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Oracle Data Warehouse OLTP

Oracle Data Warehouse Tips by Burleson Consulting

On-Line Transaction Processing (OLTP) Description and Use

OLTP Stands for On-Line Transaction Processing. In an OLTP system the transaction size is generally small affecting single or few rows at a time. OLTP systems generally have large numbers of users that are generally not skilled in query usage and access the system through an application interface. Generally OLTP systems are designed as normalized where every column in a tuple is related to the unique identifier and only the unique identifier.

OLTP systems use the primary-secondary key relationship to relate entities (tables) to each other. 

OLTP systems are usually created for a specific use such as order processing, ticket tracking, or personnel file systems. Sometimes multiple related functions a re performed in a single unified OLTP structure such as with Oracle Financials.

OLTP Tuning

OLTP tuning is usually based around a few key transactions. Small range queries or single item queries are the norm and tuning is to speed retrieval of single rows. The major tuning methods consist of indexing at the database level and using pre-tuned queries at the application level. Disk sorts are minimized and shared code is maximized. In many cases closely related tables may be merged (denormalized) for performance reasons.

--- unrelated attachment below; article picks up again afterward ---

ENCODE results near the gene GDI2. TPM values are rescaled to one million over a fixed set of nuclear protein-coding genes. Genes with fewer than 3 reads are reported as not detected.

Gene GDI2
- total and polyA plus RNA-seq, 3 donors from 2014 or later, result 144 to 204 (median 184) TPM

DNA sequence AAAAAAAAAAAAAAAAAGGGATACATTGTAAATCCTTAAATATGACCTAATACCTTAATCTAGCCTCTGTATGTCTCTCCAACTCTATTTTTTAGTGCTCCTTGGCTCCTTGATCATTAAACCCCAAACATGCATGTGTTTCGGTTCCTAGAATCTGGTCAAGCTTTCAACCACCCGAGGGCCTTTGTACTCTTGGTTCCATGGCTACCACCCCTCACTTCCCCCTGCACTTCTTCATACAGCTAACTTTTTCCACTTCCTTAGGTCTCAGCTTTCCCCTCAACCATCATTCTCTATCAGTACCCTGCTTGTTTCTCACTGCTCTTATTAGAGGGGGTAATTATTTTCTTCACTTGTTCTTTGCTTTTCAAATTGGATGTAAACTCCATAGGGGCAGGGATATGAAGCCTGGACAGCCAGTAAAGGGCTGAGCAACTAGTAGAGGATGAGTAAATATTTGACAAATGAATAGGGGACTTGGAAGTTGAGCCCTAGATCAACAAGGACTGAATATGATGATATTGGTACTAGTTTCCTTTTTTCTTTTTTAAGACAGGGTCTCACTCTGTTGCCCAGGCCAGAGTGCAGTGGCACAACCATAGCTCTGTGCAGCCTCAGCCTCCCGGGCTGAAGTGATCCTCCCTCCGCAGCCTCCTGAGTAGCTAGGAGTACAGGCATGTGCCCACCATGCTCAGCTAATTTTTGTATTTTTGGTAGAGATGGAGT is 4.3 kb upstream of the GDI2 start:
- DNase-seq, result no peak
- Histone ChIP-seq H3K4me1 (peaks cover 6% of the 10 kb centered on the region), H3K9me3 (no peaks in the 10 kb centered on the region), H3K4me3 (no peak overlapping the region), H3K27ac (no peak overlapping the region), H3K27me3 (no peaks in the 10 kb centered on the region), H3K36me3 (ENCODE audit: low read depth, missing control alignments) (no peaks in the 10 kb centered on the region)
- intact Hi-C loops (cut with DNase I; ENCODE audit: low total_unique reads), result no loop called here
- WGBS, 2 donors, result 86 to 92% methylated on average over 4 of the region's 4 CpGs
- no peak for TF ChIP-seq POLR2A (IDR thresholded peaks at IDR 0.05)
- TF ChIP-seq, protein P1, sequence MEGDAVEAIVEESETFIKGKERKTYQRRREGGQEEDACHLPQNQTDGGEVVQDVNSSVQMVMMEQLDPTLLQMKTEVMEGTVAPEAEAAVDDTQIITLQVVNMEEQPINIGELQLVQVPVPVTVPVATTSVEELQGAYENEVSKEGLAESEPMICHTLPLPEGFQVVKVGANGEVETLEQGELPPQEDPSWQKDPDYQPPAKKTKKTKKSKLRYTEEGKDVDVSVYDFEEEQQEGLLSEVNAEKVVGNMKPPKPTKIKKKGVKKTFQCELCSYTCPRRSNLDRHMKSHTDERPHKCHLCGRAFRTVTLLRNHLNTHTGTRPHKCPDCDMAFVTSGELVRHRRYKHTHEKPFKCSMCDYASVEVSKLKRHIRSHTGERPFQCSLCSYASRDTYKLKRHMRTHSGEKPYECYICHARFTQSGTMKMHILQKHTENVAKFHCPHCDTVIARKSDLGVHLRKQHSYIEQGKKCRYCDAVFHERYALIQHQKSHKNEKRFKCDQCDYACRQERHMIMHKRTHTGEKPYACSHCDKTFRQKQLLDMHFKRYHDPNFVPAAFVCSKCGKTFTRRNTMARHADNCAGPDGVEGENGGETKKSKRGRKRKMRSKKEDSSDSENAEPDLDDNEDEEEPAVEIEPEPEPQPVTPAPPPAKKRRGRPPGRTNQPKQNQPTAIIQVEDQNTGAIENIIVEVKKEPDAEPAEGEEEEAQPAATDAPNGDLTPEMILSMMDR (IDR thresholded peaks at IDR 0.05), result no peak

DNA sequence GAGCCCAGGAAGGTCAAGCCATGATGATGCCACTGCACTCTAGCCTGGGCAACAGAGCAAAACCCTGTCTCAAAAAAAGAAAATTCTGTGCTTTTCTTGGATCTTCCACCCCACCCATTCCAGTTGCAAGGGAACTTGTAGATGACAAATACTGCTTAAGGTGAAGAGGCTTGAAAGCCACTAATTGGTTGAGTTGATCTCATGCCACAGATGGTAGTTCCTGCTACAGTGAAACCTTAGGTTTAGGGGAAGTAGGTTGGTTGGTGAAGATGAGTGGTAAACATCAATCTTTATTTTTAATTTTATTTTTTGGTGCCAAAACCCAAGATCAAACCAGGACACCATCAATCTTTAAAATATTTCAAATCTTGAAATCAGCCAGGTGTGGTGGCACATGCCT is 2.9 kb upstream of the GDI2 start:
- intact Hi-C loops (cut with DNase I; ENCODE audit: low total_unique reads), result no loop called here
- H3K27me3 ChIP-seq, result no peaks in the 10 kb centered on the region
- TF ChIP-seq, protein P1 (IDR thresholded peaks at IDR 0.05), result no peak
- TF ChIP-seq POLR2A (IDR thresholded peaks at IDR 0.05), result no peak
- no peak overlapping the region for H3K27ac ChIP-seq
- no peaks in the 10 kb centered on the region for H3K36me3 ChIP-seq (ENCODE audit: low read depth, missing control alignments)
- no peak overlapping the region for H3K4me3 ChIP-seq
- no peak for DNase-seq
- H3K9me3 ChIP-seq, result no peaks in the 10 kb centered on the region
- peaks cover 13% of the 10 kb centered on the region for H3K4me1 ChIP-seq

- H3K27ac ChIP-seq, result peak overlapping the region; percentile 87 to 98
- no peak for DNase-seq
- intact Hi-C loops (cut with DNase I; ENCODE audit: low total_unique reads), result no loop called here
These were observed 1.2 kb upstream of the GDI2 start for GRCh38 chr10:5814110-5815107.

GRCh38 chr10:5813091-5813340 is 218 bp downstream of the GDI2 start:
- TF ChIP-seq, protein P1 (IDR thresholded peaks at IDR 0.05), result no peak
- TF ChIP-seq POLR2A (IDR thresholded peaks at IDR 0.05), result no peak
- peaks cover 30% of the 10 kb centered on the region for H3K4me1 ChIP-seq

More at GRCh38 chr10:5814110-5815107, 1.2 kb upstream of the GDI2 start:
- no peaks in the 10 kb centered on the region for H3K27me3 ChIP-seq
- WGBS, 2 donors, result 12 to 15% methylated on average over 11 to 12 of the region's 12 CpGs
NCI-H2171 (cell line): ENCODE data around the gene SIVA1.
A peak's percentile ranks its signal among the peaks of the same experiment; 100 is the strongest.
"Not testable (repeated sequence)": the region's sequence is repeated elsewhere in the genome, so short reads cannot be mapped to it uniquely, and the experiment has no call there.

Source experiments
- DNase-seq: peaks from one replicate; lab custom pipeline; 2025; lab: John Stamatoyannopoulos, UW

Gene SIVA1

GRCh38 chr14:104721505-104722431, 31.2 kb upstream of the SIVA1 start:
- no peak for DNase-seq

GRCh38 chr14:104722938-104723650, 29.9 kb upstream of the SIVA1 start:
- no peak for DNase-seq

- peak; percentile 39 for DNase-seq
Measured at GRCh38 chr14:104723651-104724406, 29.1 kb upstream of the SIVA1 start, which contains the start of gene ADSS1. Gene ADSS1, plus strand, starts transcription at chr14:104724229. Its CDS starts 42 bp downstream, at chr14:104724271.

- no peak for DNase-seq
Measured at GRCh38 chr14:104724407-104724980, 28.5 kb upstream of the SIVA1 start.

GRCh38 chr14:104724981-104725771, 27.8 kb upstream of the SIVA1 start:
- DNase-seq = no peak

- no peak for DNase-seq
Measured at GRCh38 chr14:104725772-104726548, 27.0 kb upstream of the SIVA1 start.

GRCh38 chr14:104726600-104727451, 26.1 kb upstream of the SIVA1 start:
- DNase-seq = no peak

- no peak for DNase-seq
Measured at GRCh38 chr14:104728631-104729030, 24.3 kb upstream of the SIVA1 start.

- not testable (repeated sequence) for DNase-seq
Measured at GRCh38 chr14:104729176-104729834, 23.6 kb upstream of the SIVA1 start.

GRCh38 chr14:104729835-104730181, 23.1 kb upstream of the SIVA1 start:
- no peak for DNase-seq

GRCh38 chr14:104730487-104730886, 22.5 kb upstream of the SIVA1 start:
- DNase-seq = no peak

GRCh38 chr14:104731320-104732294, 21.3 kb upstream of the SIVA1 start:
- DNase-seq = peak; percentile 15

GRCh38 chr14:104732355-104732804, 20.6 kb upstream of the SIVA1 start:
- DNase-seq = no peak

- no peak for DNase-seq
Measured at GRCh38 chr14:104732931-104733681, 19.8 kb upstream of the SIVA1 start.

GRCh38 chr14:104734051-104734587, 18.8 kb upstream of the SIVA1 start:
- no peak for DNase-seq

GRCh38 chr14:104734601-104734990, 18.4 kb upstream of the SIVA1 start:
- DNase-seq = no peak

A fully normalized database usually doesn't perform as well as a slightly de-normalized system. Usually if tables are constantly accessed together they are denormalized into a single table. While denormalization may require careful application construction to avoid insert/update/delete anomalies, usually the performance gain is worth the effort.

OLAP Description and Use

An OLAP database, which is an On-line Analytical Processing database, is used to perform data analysis. An OLAP database is based on dimensions a dimension is a single detail record about a data item. For example, a product can have a quantity, a price, a time of sale and a place sold. These four items are the dimensions of the item product in this example. Where the dimensions of an object intersect is a single data item, for example, the sales of all apples in Atlanta Georgia for the month of May, 1999 at a price greater than 59 cents a pound. One problem with OLAP databases is that the cubes formed by the relations between items and their dimensions can be sparse, that is, not all intersections contain data. This can lead to performance problems. There are two versions of OLAP at last count, MOLAP and ROLAP. MOLAP stands for Multidimensional OLAP and ROLAP stands for Relational OLAP.

The problem with MOLAP is that there is a physical limit on the size of data cube which can be easily specified. ROLAP allows the structure to be extended almost to infinity (petabytes in Oracle8i). In addition to the space issues a MOLAP uses mathematical processes to load the data cube, which can be quite time intensive. The time to load a MOLAP varies with the amount of data and number of dimensions. In the situation where a data set can be broken into small pieces a MOLAP database can perform quite well, but the larger and more complex the data set, the poorer the performance. MOLAPs are generally restricted to just a few types of aggregation.